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Prairie Swine Centre is grateful for the assistance of the George Morris Centre in developing the economics portion of Pork Insight.

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Author(s): L. Eastwood and P. Leterme
Publication Date: January 1, 2009
Reference: Advances in Pork Production (2009) Volume 20, Abstract #9: COS Volume 15-2
Country: Canada

Summary:

Flaxseed meal (FSM) is a by-product of the flax crushing industry and
contains an average of 34% crude protein (CP) and 13% fat on a DM basis.
The CP fraction is characterized by a low lysine content (4.1% of CP) but is
high in tryptophan (1.2%), methionine (1.9%) and threonine (3.7%).
Two experiments were conducted to determine the nutritional profile of FSM
for pigs. In Exp. 1, apparent nutrient digestibilities (AD) and the digestible (DE)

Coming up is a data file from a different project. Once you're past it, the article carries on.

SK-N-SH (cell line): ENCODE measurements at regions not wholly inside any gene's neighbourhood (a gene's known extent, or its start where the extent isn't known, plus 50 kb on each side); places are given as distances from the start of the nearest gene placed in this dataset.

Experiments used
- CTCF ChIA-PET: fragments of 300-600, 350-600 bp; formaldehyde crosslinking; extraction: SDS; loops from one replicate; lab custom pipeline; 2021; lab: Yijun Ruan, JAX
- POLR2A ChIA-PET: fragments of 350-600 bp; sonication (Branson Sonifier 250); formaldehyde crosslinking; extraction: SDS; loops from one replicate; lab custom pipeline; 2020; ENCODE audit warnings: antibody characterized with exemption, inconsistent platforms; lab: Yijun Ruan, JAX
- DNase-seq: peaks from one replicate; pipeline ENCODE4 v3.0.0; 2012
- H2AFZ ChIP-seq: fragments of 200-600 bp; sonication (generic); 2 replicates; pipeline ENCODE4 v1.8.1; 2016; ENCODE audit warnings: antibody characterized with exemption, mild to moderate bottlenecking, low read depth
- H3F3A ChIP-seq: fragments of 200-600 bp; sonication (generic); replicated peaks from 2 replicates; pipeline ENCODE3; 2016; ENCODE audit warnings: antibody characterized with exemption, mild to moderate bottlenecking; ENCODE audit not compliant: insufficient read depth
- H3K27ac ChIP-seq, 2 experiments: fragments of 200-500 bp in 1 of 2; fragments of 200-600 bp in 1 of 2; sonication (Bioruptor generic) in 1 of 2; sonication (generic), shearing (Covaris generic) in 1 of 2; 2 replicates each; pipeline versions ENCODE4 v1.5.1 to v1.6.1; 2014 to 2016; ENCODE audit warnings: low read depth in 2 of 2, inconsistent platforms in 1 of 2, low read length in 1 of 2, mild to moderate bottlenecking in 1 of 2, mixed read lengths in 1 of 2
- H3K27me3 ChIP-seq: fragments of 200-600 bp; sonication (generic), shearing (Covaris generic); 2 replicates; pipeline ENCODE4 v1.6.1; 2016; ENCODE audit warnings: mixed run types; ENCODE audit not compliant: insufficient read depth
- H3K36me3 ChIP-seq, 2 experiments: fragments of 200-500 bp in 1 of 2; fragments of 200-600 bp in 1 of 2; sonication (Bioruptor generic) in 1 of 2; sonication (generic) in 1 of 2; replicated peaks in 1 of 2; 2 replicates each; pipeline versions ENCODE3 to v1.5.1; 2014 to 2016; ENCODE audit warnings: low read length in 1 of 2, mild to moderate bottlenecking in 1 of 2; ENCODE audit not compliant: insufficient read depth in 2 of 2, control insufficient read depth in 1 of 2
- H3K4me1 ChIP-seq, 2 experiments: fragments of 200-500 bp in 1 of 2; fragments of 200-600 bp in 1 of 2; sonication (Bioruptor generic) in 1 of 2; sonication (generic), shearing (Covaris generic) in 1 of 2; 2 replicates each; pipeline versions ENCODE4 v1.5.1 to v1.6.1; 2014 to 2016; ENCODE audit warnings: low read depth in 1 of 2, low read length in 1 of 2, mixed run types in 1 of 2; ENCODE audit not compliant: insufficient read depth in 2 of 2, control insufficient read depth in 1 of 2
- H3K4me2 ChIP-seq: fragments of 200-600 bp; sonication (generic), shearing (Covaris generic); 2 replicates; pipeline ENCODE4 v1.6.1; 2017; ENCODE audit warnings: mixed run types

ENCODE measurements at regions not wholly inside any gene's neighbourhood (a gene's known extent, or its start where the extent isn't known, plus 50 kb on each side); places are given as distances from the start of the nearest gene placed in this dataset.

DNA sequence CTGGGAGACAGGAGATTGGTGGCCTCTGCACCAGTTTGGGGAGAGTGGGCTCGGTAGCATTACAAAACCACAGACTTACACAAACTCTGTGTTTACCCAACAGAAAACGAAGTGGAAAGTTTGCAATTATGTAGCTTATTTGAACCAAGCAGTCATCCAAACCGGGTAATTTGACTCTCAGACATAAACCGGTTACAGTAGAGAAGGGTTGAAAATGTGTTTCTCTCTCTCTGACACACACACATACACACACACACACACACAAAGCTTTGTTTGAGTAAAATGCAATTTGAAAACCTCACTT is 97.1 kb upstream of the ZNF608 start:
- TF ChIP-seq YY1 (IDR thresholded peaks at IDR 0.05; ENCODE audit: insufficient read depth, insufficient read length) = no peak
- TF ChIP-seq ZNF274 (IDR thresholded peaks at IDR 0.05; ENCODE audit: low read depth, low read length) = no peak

and net (NE) content of FSM were determined. The DE and NE contents were 3.52
and 2.46 Mcal/kg DM for growing pigs and 3.58 and 2.49 Mcal/kg DM for
sows, respectively. In Exp. 2, 5 barrows (38 kg) were fitted with T-cannulas at
their terminal ileum to determine the standardized ileal AA digestibility (SID) of
FSM. The SID AA content (g/kg dry FSM) was 29.6, 5.7, 12.1, 16.8, 10.3,
5.3, 14.0, 9.4, 2.9, 13.8 and 12.2 for Arg, His, Ile, Leu, Lys, Met, Phe, Thr, Trp
and Val respectively. Therefore, FSM contains a comparable nutritional value to that of canola
meal for pigs but with a lower lysine content and higher DE and NE content,
due to its high fat content. The main limiting factor for its use in swine nutrition
could be its low lysine content.

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